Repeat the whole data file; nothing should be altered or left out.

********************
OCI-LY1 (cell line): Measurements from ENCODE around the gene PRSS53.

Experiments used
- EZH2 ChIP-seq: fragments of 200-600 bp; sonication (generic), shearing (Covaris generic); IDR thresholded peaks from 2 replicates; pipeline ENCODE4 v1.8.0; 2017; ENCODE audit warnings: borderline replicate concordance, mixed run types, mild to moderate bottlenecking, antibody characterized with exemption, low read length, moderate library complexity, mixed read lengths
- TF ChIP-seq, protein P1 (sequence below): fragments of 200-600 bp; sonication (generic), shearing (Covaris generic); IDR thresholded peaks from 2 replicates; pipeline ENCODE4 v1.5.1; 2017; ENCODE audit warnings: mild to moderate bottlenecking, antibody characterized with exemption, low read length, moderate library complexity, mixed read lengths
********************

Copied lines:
OCI-LY1 (cell line): Measurements from ENCODE around the gene PRSS53.

Experiments used
- EZH2 ChIP-seq: fragments of 200-600 bp; sonication (generic), shearing (Covaris generic); IDR thresholded peaks from 2 replicates; pipeline ENCODE4 v1.8.0; 2017; ENCODE audit warnings: borderline replicate concordance, mixed run types, mild to moderate bottlenecking, antibody characterized with exemption, low read length, moderate library complexity, mixed read lengths
- TF ChIP-seq, protein P1 (sequence below): fragments of 200-600 bp; sonication (generic), shearing (Covaris generic); IDR thresholded peaks from 2 replicates; pipeline ENCODE4 v1.5.1; 2017; ENCODE audit warnings: mild to moderate bottlenecking, antibody characterized with exemption, low read length, moderate library complexity, mixed read lengths